Vocabulary

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Lesson Transcript

Hi everybody! Candice here. Welcome to Ask a Teacher, where I'll answer your most common French questions.
The question for this lesson is How do you say something looks like..., resembles..., smells like..., or tastes like...?
This seems simple, but it can be difficult. Let’s go through the useful verbs.
Ressembler, means “to resemble.” An example is Il ressemble à un acteur que je connais meaning “He looks like an actor I know.”
Another verb is Se ressembler, means “to look alike.” Elles viennent d’autres coins du monde, mais elles se ressemblent quand même means “They come from different sides of the Earth, but they resemble each other anyway.”
Avoir l’air de, means “to seem like, to look like.” An example is Ce repas a l’air bon meaning “This meal looks good/tasty.” Another example is Cette fille a l’air un peu nerveuse meaning “This girl looks a little nervous.”
The verb Sentir, means “to smell like, to taste like, to feel like.” Sentir has a lot of definitions, so let’s go over this in more detail. Overall, you can think of sentir as meaning “to have the feeling of.” Sentir, se sentir, et ressentir can all be used to talk about emotional feelings and thoughts.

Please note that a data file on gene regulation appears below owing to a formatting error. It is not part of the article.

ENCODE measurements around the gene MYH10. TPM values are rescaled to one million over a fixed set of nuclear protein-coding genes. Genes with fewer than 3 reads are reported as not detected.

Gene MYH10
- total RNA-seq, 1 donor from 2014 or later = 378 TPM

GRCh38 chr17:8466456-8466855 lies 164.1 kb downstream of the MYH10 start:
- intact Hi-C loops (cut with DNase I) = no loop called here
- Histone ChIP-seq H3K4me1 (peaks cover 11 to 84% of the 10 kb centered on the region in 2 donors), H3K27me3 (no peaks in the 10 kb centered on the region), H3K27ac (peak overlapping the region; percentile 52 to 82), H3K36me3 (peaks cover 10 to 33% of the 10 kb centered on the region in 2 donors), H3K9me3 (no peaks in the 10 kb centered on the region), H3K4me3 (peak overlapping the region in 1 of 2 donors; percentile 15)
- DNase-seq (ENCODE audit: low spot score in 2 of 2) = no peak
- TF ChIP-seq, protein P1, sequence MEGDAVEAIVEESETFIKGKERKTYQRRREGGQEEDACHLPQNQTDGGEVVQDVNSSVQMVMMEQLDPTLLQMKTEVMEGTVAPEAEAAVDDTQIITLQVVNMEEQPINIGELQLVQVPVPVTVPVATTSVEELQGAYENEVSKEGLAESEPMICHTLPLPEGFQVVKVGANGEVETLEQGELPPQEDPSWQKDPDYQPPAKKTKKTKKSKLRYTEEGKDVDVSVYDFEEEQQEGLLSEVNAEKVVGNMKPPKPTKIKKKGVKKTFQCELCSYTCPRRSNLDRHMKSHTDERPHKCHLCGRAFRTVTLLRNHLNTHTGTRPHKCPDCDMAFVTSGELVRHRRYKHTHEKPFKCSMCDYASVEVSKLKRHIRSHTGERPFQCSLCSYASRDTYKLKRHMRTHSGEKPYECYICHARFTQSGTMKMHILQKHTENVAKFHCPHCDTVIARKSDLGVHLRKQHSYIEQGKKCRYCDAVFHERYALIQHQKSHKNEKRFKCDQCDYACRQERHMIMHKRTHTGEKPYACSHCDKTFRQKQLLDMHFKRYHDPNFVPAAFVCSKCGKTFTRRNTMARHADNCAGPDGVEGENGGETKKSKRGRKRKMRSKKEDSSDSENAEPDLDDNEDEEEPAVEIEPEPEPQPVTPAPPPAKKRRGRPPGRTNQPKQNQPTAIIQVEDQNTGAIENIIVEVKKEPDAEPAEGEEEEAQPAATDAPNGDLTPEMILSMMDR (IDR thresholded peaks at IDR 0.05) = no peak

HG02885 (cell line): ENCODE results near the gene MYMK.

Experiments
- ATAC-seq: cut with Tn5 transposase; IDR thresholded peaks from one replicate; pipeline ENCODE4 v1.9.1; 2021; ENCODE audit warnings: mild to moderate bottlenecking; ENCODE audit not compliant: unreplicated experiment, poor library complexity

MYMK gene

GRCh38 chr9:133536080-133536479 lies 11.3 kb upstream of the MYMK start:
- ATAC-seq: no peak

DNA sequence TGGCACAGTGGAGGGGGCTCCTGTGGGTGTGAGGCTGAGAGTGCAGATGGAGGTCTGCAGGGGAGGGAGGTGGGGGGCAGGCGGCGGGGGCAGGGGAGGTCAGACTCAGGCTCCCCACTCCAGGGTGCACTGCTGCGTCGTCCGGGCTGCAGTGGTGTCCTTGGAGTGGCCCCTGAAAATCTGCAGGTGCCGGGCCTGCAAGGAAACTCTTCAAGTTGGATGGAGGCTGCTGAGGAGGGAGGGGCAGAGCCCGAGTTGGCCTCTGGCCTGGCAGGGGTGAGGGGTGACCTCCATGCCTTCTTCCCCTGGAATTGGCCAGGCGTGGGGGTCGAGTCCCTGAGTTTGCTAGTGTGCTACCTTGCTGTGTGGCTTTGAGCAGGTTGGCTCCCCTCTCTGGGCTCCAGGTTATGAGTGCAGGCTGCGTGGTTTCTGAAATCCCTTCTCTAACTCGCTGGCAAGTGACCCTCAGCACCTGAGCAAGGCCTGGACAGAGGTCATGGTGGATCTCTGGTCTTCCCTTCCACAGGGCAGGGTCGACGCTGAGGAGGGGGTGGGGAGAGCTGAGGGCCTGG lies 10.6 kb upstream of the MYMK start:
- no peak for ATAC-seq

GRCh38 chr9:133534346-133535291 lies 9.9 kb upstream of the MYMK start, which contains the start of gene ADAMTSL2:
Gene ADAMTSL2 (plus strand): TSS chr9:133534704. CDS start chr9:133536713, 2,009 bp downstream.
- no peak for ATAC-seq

But with sentir, the feeling can also be taste, smell, touch. You can tell what it means by context, but it’s usually used to mean “to smell like.” If someone walks into the room and says, ça sent les chaussettes, you know that they mean “It smells like socks.” If someone is eating a soup and says, ça sent les champignons, this means “It has the taste of mushrooms.” If someone says this, they probably mean there is just the hint of mushrooms in the soup.
The last verb is Avoir le goût de, “to taste like.” An example with this is Ça a le goût de quoi exactement? C’est riche, froid. C’est fait aux légumes. This means “What does it taste like exactly? It’s rich, cold. It’s made from vegetables.”
Be careful not to mix up avoir le gout de and gouter because gouter means to literally “taste" something and you can't use it to say "tastes like..." The subject has to be a person. So un potage ne peut pas goûter d’ail means “A soup cannot taste the garlic” and it doesn’t make any sense. The correct sentence would look like this Je voudrais goûter le vin d’Alsace. “I would like to try Alsatian wine.” Goûter is a great verb for sharing and for trying new foods, which you definitely want to do in France. Here’s an example using this - Tu veux le goûter? meaning “Do you want to try it?” Or Goûtez le pain - il est frais meaning “Try the bread - it’s fresh.”
Pretty neat, right?
If you have any more questions, please leave a comment below!
A bientôt, see you soon!

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